Posts Tagged ‘mahogany’

Casing The Joint

July 8th, 2011


7_8_11 Walking through the shop today I caught a glimpse of a few “works in progress”. The hardwood of choice today is the rich reddish tint of mahogany. Actually, the term “hardwood” does not infer hardness in texture or density, it is a general term to designate lumber produced in temperate zone deciduous broad-leafed trees. It is a perfect choice for fine furniture and cabinet making due to the lack of knots and smooth grain pattern it yields. The forests where mahogany is harvested usually permit the species to be tall, making continuous board lenghts which do not require seams and joints. Coupled with durability, mahogany becomes a desirable commodity for today’s project; door casing. When completed, this casing will act a wooden trim around the door covering the seam between the wall and the jamb, as well as conceal the gap where the door frame (or jamb) meets the rough opening. Notice the traditional routed flutes running the lenght of the casing, giving it strong impact on the overall style and proportion of the door opening. In the other photo you can see the radius mahogany jamb being formed, which will be used over the arched area of the door. These components, the radius jamb and casing, will be merged at the top with radius corner blocks and at the base by plinth blocks (borrowed directly from ancient Greek architecture). The overall effect? Well look at the plan…


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Pine Box

June 2nd, 2011


Sometimes it is all about the frame of reference. If you are a funeral home director, the title takes on a completely different meaning than if you are a stair builder. No, this is not about the “six feet under” type. It is the basic stair, the no frill, the unfinished offering. For the construction industry, the reference to “box” indicates the absence of open rail or housed between walls. I typically show the high end stairs being manufactured out of oak or mahogany, even the more exotic woods like Brazilian cherry. This time it is about the good old standard, pine. Missed the entire routering process, but did catch this one in the jig. Everyone in the shop steps back out of camera range as soon as I start to frame a shot, so I never get “action” pictures. At least you can see the actual machine that holds everything together prior to glue and screwing (never noticed how well those two words flow together). And besides, as in life (pun intended) there is nothing quite like the ole standards. Pine is a big industry here in the south. That is why they call it Southern Pine. It’s hard, dense, and sturdy making it the premier structural choice. While I am on the subject of premier southern pine structural products, examine the picture here showing the attic frame bottom chord. The product is called “dense select structural” which you generally only find in truss yards. The attic frame truss has the walls (kneewalls) constituting the side walls of the room, has a “collar tie” creating the ceiling, and the 2×10 DSS habital bottom chord, make the entire enclosure a room. Most are designed for 40 psf Live Load. The dense select bottom chord can span greater distance than the normal 2×10. The moral of the story is ole standards have a reason they are called that. Pine, whether it is used in a stair tread or a floor in a attic frame, certainly lives up to it’s reputation.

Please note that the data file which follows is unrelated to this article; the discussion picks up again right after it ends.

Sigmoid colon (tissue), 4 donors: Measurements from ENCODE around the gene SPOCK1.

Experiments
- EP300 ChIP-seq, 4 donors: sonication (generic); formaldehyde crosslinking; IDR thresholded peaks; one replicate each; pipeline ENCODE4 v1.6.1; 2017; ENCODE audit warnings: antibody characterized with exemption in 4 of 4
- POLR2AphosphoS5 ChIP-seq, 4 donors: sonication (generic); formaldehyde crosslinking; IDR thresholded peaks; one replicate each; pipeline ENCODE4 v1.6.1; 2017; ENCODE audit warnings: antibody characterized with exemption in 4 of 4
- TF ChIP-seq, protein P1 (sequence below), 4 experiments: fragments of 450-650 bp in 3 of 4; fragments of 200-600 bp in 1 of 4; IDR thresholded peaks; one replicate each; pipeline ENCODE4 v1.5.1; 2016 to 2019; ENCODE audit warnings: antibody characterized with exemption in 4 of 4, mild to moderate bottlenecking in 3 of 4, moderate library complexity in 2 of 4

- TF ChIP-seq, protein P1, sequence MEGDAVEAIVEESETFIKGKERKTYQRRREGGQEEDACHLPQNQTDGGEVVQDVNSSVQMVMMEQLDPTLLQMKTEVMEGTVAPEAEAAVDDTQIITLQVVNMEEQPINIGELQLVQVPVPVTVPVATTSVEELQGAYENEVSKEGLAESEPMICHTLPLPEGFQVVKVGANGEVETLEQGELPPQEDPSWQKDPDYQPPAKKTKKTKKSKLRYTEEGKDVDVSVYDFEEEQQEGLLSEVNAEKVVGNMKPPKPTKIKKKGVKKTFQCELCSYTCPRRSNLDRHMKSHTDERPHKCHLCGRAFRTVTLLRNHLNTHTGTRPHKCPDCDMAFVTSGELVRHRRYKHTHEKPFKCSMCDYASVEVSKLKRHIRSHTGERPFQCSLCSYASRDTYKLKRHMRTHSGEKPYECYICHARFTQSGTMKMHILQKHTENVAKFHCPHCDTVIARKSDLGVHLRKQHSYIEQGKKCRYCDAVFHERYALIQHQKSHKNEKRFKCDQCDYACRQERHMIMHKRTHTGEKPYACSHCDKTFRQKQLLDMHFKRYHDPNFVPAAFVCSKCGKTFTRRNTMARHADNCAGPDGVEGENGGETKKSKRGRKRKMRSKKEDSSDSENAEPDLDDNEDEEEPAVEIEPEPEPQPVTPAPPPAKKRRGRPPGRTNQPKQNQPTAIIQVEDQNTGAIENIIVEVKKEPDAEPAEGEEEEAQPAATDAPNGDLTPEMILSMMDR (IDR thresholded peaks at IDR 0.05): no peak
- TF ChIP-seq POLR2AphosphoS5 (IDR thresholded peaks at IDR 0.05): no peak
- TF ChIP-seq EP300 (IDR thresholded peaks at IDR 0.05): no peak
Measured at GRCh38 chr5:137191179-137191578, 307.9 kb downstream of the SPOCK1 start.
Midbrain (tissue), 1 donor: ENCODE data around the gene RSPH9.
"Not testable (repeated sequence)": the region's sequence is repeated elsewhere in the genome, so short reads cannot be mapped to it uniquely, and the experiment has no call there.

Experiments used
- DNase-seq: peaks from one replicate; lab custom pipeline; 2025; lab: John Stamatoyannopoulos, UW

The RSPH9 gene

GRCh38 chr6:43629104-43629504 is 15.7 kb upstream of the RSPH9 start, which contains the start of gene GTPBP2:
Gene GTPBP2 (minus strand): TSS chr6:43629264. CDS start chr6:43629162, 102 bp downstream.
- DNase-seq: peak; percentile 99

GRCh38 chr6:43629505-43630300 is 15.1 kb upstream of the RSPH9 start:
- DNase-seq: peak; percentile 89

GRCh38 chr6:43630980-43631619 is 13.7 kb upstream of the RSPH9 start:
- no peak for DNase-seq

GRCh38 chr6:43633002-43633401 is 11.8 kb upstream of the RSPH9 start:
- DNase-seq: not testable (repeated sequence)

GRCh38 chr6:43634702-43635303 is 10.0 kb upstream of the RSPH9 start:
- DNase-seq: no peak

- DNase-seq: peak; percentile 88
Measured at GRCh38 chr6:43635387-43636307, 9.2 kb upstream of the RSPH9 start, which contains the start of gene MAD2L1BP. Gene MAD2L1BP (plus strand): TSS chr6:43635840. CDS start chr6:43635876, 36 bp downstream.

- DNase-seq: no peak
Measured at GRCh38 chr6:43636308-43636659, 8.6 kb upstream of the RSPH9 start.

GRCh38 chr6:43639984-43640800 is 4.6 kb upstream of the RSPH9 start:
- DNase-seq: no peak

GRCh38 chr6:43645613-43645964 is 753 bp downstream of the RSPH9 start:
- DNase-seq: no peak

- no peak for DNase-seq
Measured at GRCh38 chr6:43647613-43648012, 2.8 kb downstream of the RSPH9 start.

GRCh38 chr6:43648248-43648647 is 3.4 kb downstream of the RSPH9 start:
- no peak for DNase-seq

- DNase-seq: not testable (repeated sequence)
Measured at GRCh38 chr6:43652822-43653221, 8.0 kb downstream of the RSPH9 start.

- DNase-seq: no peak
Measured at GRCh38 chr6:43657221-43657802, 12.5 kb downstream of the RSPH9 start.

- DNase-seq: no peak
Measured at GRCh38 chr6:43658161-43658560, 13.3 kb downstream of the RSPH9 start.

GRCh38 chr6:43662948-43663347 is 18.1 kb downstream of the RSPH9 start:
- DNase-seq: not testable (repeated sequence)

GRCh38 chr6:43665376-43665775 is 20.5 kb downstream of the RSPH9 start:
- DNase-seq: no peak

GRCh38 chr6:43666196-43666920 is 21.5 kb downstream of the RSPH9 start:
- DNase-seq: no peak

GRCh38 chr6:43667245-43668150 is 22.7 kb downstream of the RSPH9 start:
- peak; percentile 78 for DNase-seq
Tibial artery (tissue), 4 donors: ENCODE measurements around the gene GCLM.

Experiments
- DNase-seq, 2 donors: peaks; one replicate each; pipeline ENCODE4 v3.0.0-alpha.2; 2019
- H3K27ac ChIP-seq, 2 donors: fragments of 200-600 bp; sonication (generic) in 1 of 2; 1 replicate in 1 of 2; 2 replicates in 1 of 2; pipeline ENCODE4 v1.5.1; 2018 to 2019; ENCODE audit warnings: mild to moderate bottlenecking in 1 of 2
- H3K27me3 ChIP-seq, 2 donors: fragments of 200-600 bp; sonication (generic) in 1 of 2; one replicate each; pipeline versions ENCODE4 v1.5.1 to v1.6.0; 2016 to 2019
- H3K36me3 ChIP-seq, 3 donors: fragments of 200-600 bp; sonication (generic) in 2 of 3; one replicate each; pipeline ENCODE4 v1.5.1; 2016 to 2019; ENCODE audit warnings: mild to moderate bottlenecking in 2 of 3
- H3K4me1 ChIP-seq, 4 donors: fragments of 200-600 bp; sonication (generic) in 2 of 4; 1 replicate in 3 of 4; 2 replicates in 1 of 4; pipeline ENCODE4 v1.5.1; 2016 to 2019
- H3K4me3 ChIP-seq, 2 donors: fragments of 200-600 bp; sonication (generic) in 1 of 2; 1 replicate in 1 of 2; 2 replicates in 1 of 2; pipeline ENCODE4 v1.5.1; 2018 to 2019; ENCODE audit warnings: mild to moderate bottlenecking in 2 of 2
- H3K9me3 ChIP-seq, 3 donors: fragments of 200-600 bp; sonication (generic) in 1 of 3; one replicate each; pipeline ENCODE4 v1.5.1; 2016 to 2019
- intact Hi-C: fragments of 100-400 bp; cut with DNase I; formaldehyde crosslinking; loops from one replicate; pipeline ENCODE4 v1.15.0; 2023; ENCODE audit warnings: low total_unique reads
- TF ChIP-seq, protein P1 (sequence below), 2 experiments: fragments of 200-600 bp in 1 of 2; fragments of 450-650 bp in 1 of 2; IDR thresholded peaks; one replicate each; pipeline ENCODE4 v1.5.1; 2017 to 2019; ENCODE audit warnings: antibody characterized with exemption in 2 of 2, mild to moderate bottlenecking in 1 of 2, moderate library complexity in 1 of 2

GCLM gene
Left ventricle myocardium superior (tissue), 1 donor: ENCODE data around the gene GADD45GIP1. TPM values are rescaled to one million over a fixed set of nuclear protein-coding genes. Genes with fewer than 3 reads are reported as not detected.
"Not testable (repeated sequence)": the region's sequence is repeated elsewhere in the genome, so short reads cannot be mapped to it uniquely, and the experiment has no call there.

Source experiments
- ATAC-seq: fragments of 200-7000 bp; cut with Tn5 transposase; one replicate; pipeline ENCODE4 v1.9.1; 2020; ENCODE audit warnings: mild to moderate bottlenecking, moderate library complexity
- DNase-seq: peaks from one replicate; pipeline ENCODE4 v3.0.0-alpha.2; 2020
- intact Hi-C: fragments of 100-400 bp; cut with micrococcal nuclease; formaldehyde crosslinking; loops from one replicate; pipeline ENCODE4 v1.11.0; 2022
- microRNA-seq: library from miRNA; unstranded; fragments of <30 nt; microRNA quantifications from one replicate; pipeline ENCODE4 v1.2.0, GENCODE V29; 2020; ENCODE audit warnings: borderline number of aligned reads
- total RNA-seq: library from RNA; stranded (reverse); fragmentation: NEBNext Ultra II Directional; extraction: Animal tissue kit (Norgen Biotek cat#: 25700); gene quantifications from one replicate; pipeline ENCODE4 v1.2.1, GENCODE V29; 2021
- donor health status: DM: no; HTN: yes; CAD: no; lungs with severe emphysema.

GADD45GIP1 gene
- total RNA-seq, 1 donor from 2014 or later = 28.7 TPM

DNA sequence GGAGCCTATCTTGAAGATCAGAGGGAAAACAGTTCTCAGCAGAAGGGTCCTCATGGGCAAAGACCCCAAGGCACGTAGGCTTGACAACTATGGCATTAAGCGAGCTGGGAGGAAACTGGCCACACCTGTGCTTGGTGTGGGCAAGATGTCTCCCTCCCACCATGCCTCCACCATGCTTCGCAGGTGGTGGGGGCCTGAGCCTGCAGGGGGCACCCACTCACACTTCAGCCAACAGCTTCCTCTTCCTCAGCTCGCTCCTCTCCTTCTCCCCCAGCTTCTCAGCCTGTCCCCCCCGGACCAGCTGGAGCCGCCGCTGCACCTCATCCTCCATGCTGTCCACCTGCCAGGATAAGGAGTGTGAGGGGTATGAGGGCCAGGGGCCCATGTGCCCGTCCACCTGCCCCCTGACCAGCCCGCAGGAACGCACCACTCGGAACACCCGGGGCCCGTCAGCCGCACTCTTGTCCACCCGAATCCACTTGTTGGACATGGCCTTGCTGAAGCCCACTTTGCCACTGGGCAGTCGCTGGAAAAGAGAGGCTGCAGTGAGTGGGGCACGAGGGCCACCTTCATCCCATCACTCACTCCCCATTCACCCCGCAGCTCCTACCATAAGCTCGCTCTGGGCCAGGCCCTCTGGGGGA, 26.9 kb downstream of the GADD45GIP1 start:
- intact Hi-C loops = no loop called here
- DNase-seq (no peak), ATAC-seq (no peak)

Added some pictures and some rambling text to the Shaftsbury’s Glen page for those of you who have been following the saga. Thanks for the comments and moral support. I appreciate hearing from you who write. Good or bad, there is always something to be gained from the observations. But most of all,┬áI know you don’t have to say anything and that is why it matters so much when you do.


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Cable Rail Balcony

April 21st, 2011

Take a look at the latest offering in Holden Beach, North Carolina. The look was to be in the nautical genre. Constructed with stainless steel cable rails and newels with compass rose routered in to the newel caps. The caps are made of mahogany, compass inserts were made of maple. The finished product resembles walking aboard a yacht, in the comfort of your living room.


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